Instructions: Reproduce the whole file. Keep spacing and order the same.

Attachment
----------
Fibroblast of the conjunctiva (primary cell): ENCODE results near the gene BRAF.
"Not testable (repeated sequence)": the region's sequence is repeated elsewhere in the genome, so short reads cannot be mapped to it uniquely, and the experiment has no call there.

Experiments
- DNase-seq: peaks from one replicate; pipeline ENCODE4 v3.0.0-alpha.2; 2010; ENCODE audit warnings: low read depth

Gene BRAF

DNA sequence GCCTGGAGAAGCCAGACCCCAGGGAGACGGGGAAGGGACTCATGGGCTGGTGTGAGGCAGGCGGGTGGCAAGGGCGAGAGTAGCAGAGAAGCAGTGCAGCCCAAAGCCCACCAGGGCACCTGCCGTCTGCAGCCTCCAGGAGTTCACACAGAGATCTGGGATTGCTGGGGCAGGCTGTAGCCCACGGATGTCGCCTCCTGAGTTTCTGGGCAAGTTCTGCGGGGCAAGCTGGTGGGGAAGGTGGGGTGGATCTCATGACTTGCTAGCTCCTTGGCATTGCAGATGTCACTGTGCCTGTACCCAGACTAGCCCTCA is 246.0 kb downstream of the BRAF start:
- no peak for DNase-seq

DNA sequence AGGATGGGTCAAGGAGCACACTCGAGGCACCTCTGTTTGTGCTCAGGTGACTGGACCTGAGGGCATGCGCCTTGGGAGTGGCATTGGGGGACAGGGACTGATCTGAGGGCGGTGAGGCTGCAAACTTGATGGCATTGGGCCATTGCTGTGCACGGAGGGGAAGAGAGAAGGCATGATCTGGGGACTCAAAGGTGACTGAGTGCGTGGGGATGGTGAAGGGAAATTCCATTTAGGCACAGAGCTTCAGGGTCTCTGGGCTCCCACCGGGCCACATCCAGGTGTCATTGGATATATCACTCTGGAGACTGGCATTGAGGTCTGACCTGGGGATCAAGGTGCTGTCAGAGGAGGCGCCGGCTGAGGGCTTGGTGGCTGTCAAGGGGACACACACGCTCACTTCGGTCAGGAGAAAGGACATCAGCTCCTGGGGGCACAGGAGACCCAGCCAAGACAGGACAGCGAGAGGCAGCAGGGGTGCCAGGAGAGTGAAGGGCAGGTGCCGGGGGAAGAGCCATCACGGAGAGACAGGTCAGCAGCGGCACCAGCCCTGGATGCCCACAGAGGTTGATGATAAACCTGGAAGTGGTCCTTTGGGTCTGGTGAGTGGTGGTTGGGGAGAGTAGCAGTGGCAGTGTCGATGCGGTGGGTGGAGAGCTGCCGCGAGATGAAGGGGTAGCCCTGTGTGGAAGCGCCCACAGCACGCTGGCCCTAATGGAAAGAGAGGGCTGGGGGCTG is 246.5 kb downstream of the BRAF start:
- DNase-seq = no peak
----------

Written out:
Fibroblast of the conjunctiva (primary cell): ENCODE results near the gene BRAF.
"Not testable (repeated sequence)": the region's sequence is repeated elsewhere in the genome, so short reads cannot be mapped to it uniquely, and the experiment has no call there.

Experiments
- DNase-seq: peaks from one replicate; pipeline ENCODE4 v3.0.0-alpha.2; 2010; ENCODE audit warnings: low read depth

Gene BRAF

DNA sequence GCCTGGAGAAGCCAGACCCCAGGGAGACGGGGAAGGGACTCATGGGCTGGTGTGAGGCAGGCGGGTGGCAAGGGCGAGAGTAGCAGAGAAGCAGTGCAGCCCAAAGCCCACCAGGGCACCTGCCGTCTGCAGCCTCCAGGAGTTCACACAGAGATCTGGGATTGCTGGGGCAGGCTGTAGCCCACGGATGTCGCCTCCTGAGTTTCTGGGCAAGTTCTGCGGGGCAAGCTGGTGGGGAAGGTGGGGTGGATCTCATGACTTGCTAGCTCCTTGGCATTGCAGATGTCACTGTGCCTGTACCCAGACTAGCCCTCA is 246.0 kb downstream of the BRAF start:
- no peak for DNase-seq

DNA sequence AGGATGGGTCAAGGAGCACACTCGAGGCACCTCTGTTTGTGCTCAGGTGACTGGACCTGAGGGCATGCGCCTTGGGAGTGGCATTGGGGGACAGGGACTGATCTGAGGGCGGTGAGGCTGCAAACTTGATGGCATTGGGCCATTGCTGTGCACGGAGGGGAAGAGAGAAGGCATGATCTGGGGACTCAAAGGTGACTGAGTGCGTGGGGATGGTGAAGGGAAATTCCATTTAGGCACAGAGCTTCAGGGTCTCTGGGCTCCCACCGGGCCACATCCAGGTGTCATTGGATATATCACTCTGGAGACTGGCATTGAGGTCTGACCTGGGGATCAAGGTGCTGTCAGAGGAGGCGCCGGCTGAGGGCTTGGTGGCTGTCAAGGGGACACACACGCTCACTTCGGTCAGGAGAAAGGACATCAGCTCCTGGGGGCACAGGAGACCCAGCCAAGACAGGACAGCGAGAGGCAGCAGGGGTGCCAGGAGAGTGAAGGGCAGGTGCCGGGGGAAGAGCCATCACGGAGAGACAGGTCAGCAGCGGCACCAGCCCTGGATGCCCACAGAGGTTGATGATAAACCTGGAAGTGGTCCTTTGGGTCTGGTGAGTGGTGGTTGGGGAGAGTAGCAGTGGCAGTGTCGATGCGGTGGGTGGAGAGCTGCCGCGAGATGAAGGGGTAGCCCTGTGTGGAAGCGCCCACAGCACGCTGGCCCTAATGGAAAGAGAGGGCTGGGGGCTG is 246.5 kb downstream of the BRAF start:
- DNase-seq = no peak